This page contains a summary of the data available in the AuSSA 2018 - Religion.

To make sense of the variable names - please refer to the questionnaire which is available to download from the ADA

The complete data set is also available to download from the ADA

knitr::opts_chunk$set(
  warning = TRUE, # show warnings during codebook generation
  message = TRUE, # show messages during codebook generation
  error = TRUE, # do not interrupt codebook generation in case of errors,
                # usually better for debugging
  echo = TRUE  # show R code
)
ggplot2::theme_set(ggplot2::theme_bw())
library(codebook)
# to import an SPSS file from the same folder uncomment and edit the line below

library(haven)
library(sjlabelled)

codebook_data <- read_spss("aussa2018codebook.sav")

#Recode can't choose to be sequential
for (col in colnames(codebook_data)) {
   if (!is.null(get_labels(codebook_data[[col]],attr.only=TRUE))) {
       labs <- get_labels(codebook_data[[col]],attr.only=TRUE)
       vals <- get_values(codebook_data[[col]])
       locator <- grep('choose',labs,ignore.case=TRUE)
       if (length(locator) != 0) {
           codebook_data[[col]] <- remove_labels(codebook_data[[col]],labels = labs[locator])
           mval <- max(vals[-locator]) + 1
           codebook_data[[col]] <- add_labels(codebook_data[[col]], labels = setNames(mval,labs[locator]))
           codebook_data[[col]][codebook_data[[col]]==vals[locator]] <- mval
       }
   }
}

# for Stata
# codebook_data <- rio::import("mydata.dta")
# for CSV
# codebook_data <- rio::import("mydata.csv")


# omit the following lines, if your missing values are already properly labelled
codebook_data <- detect_missing(codebook_data,
    only_labelled = TRUE, # only labelled values are autodetected as
                                   # missing
    negative_values_are_missing = FALSE, # negative values are missing values
    ninety_nine_problems = TRUE,   # 99/999 are missing values, if they
                                   # are more than 5 MAD from the median
    )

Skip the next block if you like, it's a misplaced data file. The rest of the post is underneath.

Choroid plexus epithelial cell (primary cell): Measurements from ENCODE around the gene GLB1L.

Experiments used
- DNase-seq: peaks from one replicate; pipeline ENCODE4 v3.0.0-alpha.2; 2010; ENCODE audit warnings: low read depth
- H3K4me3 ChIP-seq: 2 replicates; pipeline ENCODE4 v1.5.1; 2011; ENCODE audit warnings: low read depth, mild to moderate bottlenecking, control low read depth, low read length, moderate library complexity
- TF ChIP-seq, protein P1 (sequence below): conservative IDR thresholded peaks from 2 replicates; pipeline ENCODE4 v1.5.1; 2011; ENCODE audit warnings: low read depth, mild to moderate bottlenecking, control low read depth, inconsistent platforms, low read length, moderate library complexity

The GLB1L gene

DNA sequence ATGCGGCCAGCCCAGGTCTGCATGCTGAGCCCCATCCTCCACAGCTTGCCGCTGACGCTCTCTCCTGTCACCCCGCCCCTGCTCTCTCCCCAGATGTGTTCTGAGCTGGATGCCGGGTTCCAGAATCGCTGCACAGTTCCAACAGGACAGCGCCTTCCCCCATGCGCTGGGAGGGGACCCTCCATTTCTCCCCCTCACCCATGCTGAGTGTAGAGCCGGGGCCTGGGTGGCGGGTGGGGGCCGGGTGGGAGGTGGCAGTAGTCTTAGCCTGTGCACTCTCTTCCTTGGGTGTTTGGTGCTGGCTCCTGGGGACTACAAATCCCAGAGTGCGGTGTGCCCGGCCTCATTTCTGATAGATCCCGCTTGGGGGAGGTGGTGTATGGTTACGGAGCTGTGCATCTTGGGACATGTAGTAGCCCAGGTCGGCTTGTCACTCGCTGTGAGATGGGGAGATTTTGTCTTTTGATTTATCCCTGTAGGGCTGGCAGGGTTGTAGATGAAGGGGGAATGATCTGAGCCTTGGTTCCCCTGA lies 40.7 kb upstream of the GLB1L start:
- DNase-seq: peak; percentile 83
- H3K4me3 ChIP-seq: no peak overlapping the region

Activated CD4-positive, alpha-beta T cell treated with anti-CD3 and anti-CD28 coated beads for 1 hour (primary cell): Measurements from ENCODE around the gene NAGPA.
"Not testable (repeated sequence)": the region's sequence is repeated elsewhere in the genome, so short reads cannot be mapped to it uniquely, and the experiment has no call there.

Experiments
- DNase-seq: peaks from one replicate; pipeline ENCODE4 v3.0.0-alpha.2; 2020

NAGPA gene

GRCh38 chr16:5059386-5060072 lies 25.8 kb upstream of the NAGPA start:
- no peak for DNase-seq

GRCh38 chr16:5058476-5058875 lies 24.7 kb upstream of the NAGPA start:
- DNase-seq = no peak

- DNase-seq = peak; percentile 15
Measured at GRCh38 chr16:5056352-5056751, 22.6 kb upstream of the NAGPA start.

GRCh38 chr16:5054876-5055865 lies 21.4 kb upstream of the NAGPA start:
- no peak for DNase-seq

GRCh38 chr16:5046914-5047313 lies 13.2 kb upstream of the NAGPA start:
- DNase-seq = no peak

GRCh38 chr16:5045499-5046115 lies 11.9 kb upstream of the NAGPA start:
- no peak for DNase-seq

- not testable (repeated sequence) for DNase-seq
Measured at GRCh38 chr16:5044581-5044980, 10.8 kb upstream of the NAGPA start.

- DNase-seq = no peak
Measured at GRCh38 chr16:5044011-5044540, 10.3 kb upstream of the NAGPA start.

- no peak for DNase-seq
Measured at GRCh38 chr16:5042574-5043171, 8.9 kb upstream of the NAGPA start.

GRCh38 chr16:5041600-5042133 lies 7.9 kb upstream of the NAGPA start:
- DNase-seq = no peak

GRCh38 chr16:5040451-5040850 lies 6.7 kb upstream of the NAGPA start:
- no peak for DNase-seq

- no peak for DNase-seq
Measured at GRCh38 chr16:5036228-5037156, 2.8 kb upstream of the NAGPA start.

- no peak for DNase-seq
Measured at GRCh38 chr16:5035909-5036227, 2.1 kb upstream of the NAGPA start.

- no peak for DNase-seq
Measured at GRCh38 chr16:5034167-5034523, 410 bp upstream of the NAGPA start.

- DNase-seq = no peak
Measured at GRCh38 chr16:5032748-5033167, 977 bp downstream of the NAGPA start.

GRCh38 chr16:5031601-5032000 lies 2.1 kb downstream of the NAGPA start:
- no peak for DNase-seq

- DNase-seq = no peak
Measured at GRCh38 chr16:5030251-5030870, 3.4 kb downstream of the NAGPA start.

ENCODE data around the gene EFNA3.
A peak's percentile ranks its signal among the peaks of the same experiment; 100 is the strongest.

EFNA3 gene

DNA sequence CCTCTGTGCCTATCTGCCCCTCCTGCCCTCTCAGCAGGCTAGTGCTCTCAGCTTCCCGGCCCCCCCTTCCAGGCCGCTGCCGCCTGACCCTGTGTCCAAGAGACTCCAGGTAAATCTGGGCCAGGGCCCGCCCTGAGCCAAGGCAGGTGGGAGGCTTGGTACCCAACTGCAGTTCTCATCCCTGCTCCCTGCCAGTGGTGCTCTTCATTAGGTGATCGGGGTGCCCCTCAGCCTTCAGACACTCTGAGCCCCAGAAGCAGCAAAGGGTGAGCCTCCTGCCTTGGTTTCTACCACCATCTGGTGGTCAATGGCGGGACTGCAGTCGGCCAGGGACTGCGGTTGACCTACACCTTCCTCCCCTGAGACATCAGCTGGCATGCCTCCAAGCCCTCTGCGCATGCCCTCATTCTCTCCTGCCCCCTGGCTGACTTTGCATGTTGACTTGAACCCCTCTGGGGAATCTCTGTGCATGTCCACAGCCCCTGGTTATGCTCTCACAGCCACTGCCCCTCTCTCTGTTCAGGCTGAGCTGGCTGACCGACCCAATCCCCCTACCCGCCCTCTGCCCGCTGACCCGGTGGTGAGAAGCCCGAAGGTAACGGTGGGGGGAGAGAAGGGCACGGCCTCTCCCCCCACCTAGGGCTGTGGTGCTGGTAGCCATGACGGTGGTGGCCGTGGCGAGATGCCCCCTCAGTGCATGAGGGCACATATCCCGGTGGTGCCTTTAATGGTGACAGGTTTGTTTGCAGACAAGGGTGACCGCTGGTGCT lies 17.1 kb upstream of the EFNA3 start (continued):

# If you are not using formr, the codebook package needs to guess which items
# form a scale. The following line finds item aggregates with names like this:
# scale = scale_1 + scale_2R + scale_3R
# identifying these aggregates allows the codebook function to
# automatically compute reliabilities.
# However, it will not reverse items automatically.
#codebook_data <- detect_scales(codebook_data)
metadata(codebook_data)$name <- "Australian Survey of Social Attitudes 2018 - Religion"
metadata(codebook_data)$description <- "The Australian Survey of Social Attitudes (AuSSA) is Australia’s main source of data for the scientific study of the social attitudes, beliefs and opinions of Australians, how they change over time, and how they compare with other societies. The survey is used to help researchers better understand how Australians think and feel about their lives. It produces important information about the changing views and attitudes of Australians as we move through the 21st century. Similar surveys are run in other countries, so data from the AuSSA also allows us to compare Australia with countries all over the world. The aims of the survey are to discover: the range of Australians’ views on topics that are important to all of us; how these views differ for people in different circumstances; how they have changed over the past quarter century; and how they compare with people in other countries. AuSSA is also the Australian component of the International Social Survey Project (ISSP). The ISSP is a cross-national collaboration on surveys covering important topics. Each year, survey researchers in some 40 countries each do a national survey using the same questions. The ISSP focuses on a special topic each year, repeating that topic from time to time. The topic for 2018 is Religion. This is the fourth time this has been the topic of the survey, having previously been the theme for the survey in 1991, 1998 and 2008."
metadata(codebook_data)$identifier <- "doi:10.26193/IWGB1F"
metadata(codebook_data)$datePublished <- "2020-10-09"
metadata(codebook_data)$creator <- list(
      "@type" = "Person",
      givenName = "Adam", familyName = "Zammit",
      email = "adam.zammit@acspri.org.au", 
      affiliation = list("@type" = "Organization",
        name = "Australian Consortium for Social and Political Research Incorporated (ACSPRI)"))
metadata(codebook_data)$citation <- "ACSPRI (2021). AuSSA 2018 Codebook."